Thursday 7th March, afternoon. We only went a very little way into Zambia, near to the town of Livingstone, formerly capital of Northern Rhodesia. Thebig tourist attraction around there is the Victoria Falls. We went direct to them after lunch.
Here is a model of the Falls before the Zambian entrance. Note the footbridge, within the park, and the road bridge linking Zambia and Zimbabwe. As I learnt later, the model considerably minimises the sheer breadth of the Falls.
A more accurate representation would show, that there is much, much more of them to be seen from the Zimbabwean side. But they were impressive enough from Zambia.
A statue of the great explorer, sometime missionary, scientist and abolitionist, fascinating, stubborn and somewhat disorganised, David Livingstone greets you shortly after the gate. ‘He travelled the African interior to the north between 1852 and 1856, mapping almost the entire course of the Zambezi, and was the first European to see the Mosi-o-Tunya (“the smoke that thunders”) waterfall, which he called Victoria Falls after his monarch.’
I started wandering back.
Back at the entrance, Neil pointed out that it was possible to take a path to see the top of the Falls. On the way I saw this Western three-striped skink.
It was time to move on to nearby Camp Nkwazi Lodge, again on the banks of the Zambezi River, where we were to stay for our last two nights.
All our lodges over the fortnight had been very different from each other.
Thursday 7th March, morning. As mentioned already, Neil and Jakes were not licensed to lead game drives in Botswana, but we had the opportunity to go on an optional (= paying) game drive organised by the lodge, leaving at 6.00 a.m. Most of us decided to do so, but in the event found we very much missed the quality of our own guides. We were again in two vehicles, open ones this time, and with a couple of other people staying at the lodge in each as well.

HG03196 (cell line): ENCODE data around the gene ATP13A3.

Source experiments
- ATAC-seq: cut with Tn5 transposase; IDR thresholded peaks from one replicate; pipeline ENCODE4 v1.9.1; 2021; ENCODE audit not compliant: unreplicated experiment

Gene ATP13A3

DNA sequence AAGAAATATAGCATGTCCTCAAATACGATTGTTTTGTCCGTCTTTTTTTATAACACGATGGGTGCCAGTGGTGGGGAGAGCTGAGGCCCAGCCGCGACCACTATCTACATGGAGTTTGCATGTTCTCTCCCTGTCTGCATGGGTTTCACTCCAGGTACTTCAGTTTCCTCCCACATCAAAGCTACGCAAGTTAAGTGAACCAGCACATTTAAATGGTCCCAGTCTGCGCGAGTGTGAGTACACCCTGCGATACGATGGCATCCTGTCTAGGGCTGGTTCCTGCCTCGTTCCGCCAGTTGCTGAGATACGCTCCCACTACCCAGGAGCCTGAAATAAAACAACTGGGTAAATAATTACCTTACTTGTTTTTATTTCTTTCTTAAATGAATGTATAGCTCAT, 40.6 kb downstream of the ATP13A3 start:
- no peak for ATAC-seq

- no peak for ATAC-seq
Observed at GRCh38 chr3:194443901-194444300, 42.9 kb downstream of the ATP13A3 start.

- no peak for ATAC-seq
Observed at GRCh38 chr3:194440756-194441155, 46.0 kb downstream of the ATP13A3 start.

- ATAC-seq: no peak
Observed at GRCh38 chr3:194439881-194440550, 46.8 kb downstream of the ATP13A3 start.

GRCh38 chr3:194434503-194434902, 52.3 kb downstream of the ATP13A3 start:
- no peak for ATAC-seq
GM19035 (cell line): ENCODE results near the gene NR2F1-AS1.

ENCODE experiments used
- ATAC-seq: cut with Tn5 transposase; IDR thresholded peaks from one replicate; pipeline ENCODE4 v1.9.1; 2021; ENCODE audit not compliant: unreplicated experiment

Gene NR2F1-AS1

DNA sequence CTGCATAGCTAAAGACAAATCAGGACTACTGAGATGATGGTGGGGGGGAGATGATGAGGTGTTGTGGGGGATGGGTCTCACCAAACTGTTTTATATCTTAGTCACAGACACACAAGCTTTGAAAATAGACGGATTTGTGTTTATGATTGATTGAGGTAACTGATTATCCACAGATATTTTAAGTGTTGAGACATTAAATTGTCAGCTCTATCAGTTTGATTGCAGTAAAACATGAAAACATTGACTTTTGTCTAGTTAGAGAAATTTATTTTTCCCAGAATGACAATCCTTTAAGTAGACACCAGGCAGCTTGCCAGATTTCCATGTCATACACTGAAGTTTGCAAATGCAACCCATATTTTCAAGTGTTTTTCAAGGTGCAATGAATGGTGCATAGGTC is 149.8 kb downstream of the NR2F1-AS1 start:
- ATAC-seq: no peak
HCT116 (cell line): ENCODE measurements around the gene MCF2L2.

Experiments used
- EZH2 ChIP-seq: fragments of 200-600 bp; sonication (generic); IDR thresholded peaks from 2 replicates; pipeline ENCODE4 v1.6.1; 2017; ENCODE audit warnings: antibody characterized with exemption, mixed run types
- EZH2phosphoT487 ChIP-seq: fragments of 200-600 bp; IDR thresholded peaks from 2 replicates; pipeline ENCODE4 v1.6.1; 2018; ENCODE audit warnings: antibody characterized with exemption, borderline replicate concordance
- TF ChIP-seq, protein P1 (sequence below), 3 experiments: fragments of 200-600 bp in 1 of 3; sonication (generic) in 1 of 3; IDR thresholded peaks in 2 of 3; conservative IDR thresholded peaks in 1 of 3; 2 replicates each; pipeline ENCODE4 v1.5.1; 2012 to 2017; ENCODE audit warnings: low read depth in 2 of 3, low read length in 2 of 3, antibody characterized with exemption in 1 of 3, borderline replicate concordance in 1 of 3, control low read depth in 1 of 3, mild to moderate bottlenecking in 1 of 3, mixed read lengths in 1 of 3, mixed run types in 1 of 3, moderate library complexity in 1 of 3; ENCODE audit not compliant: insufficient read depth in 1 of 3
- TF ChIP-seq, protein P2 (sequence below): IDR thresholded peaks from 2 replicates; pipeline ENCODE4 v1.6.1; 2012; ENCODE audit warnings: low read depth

The guides were clearly not interested/didn’t see birds at all, and it was the German lady in our jeep who spotted these and asked to stop for photos.
The tour laid on by the hotel clearly caters for the general public just passing though, not knowledgeable (well, most of them) fanatics like us! But we did nevertheless see some interesting and new things, before we got back for a hasty breakfast at 9.00 a.m., and departure as soon as possible afterwards. For we were to leave Botswana finally for a brief sojourn in Zambia, before setting off on the long journey back to the UK.
This next was perhaps the most interesting sighting of the game drive. A black-backed jackal came trotting towards us, clearly carrying some very fresh meat. It stopped, dropped the meat, scrabbled a bit, and then moved on – without the meat – and passed behind our jeep. What was going on?
Perhaps this was the reason the jeep was rushing. We found ourselves in a bunch of at least a dozen other vehicles, all straining to catch a sight of…
He was followed by a procession of five or six of his females – I lost count.
But they were a very long way off. On the other hand, had we not had the very good lion sightings earlier on in the trip, we would have been thrilled to see even these.
We turned round, and on the way back for breakfast caught sight of …
Crossing from Botswana into Zambia (the former Northern Rhodesia) was a more complicated affair than nipping between Namibia (the old South West Africa) and Botswana (the old Bechuanaland) had been.
Entering Zambia involved crossing the ‘mighty’ Zambezi River. We hadn’t the time to wait for this bridge, being financed by China, to be completed. [Edit, 12th April 2020. I have discovered, quite by chance today, that this bridge, the Kazungula Bridge, is being financed not by China, but by the Japan International Co-operation Agency and the African Development Bank. How easily we accept that China is behind all development in Africa. And indeed China is financing much of the railway which will use this bridge.]
So we were going to cross by this.
Fortunately it was not too long, once we set off, before we stopped for lunch. Though at one point we all leapt up from table (outdoors of course) to seek out a trumpeting Trumpeter hornbill, of which this was the best photo I could get!
We heard, and indeed saw, plenty of these – very loud – at our next and final lodge.